She was my wife,
to whom my thoughts gathered thick as the spring leaves,
like the myriad branches budding
on the zelkova tree on the embankment
-a short step from her gate-
that we would bring
and look at together
while she was of this world.
She was my wife,
on whom I depended,
but now, unable to break
the course of this world,
she shrouds herself from me
in heavenly white raiments
on a withered, sun-simmered plain,
and rises away in the morning
like a bird,
and conceals herself
like the setting sun
...etc, let’s not take up your whole day for f**** sake....

That’s it. I’m happy to receive suggestions too.

Love

Sarmoung xxx

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Monday, October 20th, 2003 04:41 pm

I've forwarded a few of those dating emails to The Professor and he continues to enlighten us all:

Yep, i'm sure these are clever filter-defeating efforts. They also passed our spam filtering system which does a great job identifying Nigerian cash scams as "spam". (e.g. my recent dead relative Mr. D___ V_____ who, along with his wife and three children, perished in a car accident along Sagbama Express Road, leaving unclaimed bank account containing FIFTEEN MILLION FIVE HUNDRED THOUSAND UNITED STATES DOLLARS) [please allow a digression here where i point out one of my favorites in the noble time-wasting pursuit of "scam-baiting",
http://www.scamorama.com/ignatius-winnie.html ]

I also like the fact that the Dating site emails contain different links to the same site, i bet so that they can further tune their auto-mailers to be more like the most successful ones, cull the less successful ones, etc. All sorts of interesting (to some) computational techniques come to mind, I would like to think the emails are evolving by means of genetic algorithms or some such clever AI approaches by which these emails become more and more successful at eluding filters but also convincing readers to click through to their website, untouched by human hands (whoa, serious ambiguity here, in which the emails, algorithms, filters and [potentially] readers are all untouched by human hands).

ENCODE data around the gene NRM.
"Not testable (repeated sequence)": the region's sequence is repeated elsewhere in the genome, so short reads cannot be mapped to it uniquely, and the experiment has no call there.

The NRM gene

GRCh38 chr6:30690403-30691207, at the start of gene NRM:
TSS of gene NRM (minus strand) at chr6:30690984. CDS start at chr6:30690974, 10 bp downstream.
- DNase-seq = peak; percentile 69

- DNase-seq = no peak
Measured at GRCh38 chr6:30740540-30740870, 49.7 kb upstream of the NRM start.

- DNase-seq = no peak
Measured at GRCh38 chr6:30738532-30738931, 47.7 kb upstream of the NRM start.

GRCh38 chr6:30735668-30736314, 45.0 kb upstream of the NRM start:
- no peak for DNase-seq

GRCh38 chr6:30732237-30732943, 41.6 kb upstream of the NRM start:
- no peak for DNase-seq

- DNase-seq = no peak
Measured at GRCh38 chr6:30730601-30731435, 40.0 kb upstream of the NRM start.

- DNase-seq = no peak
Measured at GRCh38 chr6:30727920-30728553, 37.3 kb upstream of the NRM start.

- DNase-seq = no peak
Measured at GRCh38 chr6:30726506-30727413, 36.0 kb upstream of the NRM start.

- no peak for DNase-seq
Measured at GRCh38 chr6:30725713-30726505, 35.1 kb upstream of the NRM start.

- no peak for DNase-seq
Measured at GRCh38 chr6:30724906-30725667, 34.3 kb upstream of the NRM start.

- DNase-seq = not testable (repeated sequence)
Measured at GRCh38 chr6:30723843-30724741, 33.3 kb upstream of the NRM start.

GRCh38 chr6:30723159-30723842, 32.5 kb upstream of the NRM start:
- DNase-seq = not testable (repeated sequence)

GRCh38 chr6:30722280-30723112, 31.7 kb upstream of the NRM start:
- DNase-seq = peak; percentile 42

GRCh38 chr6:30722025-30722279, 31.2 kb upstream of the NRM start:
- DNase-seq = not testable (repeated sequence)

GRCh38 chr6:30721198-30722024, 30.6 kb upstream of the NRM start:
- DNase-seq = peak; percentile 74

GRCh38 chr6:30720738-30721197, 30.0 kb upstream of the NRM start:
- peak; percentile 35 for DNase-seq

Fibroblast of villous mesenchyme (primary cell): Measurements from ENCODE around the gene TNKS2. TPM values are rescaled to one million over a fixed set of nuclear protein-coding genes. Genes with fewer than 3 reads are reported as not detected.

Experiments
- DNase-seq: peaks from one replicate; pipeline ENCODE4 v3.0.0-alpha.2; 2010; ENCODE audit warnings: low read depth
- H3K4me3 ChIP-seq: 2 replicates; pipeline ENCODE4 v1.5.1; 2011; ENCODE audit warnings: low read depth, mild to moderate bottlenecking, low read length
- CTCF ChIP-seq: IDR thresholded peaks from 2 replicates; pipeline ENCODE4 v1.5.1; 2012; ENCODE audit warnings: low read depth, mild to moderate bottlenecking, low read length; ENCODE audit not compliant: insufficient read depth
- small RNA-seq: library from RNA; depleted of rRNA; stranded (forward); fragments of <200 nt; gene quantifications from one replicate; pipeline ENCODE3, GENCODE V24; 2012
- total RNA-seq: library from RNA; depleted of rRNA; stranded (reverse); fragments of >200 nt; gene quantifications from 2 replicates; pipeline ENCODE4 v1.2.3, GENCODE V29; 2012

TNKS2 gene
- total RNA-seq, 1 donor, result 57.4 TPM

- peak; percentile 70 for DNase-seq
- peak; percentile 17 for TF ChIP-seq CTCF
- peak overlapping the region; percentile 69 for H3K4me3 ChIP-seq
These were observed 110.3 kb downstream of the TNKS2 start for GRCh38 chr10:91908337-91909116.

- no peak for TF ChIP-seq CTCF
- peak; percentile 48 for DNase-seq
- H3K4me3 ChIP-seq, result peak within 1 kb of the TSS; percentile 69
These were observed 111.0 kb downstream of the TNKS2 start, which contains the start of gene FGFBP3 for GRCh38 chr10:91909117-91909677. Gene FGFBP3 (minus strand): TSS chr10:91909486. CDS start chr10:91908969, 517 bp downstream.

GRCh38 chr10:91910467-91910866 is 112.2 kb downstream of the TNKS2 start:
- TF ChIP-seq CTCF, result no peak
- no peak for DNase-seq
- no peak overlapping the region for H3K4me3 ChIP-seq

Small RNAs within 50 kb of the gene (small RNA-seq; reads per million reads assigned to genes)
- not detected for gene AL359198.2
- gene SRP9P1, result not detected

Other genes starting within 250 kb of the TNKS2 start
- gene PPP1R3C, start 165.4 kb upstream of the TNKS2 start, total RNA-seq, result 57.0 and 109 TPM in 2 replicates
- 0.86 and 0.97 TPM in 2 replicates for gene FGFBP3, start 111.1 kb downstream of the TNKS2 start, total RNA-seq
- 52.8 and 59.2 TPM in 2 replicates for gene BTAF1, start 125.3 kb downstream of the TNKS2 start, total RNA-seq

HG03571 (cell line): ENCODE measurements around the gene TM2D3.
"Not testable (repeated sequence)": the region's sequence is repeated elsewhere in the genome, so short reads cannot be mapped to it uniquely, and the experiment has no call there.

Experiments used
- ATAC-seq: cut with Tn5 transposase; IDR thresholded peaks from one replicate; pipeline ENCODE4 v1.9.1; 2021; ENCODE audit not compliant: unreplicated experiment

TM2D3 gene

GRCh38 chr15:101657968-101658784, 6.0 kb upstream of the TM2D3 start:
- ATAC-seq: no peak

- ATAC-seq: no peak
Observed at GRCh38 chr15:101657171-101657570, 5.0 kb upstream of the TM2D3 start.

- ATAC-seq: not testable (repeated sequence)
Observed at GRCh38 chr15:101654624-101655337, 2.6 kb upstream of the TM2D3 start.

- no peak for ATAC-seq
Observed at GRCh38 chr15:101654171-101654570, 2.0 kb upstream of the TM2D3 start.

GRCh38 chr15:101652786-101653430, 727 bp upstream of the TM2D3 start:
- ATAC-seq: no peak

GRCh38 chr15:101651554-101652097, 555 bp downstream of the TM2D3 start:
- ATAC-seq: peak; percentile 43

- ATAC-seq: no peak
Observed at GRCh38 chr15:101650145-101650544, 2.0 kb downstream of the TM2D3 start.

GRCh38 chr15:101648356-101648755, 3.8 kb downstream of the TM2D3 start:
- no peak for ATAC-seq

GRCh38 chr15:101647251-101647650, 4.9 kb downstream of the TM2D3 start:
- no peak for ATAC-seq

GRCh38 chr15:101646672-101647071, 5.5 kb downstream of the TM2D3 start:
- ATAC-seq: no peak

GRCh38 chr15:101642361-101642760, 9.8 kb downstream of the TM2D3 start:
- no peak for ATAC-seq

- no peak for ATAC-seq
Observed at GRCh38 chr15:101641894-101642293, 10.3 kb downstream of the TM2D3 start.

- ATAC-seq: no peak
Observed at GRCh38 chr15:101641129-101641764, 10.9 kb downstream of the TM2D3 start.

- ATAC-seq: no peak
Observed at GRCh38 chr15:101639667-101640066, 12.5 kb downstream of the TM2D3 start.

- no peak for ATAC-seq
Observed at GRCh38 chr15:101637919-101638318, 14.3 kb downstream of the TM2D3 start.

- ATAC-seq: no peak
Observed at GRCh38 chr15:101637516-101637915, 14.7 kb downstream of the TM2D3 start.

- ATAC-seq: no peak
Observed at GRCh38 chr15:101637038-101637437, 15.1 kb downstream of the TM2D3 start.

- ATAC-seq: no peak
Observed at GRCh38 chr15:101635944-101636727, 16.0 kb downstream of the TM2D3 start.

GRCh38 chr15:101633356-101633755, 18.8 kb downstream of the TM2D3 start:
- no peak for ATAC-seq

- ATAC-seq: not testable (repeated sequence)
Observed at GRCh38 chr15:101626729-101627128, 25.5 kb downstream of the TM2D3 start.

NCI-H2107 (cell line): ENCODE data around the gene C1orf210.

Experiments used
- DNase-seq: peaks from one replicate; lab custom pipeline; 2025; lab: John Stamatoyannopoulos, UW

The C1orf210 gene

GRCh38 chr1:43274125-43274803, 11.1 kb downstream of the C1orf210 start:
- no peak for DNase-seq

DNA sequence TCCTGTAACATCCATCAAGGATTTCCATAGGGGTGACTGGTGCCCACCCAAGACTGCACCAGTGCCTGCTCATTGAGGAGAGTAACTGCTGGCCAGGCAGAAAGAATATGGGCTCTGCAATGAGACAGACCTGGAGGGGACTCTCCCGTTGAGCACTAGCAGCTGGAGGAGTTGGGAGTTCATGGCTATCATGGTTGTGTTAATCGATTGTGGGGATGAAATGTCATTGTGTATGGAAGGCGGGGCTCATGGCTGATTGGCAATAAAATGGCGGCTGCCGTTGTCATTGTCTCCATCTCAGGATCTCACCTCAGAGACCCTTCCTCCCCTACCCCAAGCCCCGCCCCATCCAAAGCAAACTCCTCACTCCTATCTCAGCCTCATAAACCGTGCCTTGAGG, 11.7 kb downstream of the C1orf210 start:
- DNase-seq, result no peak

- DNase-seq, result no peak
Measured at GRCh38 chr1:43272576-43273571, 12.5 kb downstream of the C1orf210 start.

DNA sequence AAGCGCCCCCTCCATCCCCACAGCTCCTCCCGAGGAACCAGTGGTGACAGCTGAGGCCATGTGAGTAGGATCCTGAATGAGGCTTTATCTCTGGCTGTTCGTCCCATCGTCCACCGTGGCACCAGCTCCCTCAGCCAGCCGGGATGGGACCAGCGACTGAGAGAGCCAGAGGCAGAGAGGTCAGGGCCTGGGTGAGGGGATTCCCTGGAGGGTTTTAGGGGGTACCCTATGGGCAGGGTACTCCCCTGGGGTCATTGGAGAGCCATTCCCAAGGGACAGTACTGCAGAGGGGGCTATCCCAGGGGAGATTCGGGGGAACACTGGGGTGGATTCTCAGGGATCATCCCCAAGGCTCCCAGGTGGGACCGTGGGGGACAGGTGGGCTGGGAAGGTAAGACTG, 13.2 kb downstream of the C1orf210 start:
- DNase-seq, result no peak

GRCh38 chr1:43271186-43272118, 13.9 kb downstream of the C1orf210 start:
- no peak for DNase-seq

Exactly as I suspected. I owe you two dronks now. The dronk is an ancient Ossetian currency or possibly a typo.

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Monday, October 20th, 2003 05:58 pm

Why on earth does the media continue to believe that Osama Bin Laden is still alive? There was a long piece in yesterday's paper about some recordings released yesterday, in which the actual evidence for accepting he was remained among us was never really questioned. And the radio is going on about it again now.

If he is alive, the issue that troubles me is the lack of reference to contemporary events. He could clinch it by mentioning football scores or congratulating Arnold on his election victory. No, the few mentions are too bland and not sufficiently tied to the here-and-now.

So, either he's dead or alive and these are faked/re-edited by somebody or another, in which case their non-specific nature is deliberately engineered for the sake of intrigue. As it is, dead or alive, both the US and Al-Qaeda sympathisers have a mutual interest in maintaining the illusion that he is. The war, such as it is, is about far more than one bogeyman and his henchmen. But people need rallying points and OBL is a convenient one for both sides. Maybe he'll become a Lord Lucan style figure, who, it seems now, definitely wasn't living in Goa. So come on, Osama, what exactly do you have to fear? It wouldn't surprise me if he's being held prisoner by other Islamist forces. It would be to their advantage not to have the truth revealed. And those bank transfers via Zurich would keep the burgeoning homeland industries going. The whole thing, not just Osama, stinks like fish in the summer sun.

And now, Diana's letter reveals she suspected that a car accident was being arranged for her. For my money, I think this could just as easily be an indication that her new circle of friends had introduced her to partying hard in more ways than one. One thing that was very unmentioned at her death was the results of any blood tests.

For one final conspiratorial note, I would like to mention that just before her death was announced in the early hours of that day, they had shown the whole of Reds on Channel 4, thereby inducing Bolshevist tendencies in large quantities of the population. I have to report that the experiment was a relative failure as I am apparently the only person who sprung out of bed and shouted "That's right, kill the bloody aristos!". I think I was the only person watching in the country. No one ever mentions this curious piece of tv programming that night and should these journal entries cease at some point soon, you can find my secret diaries....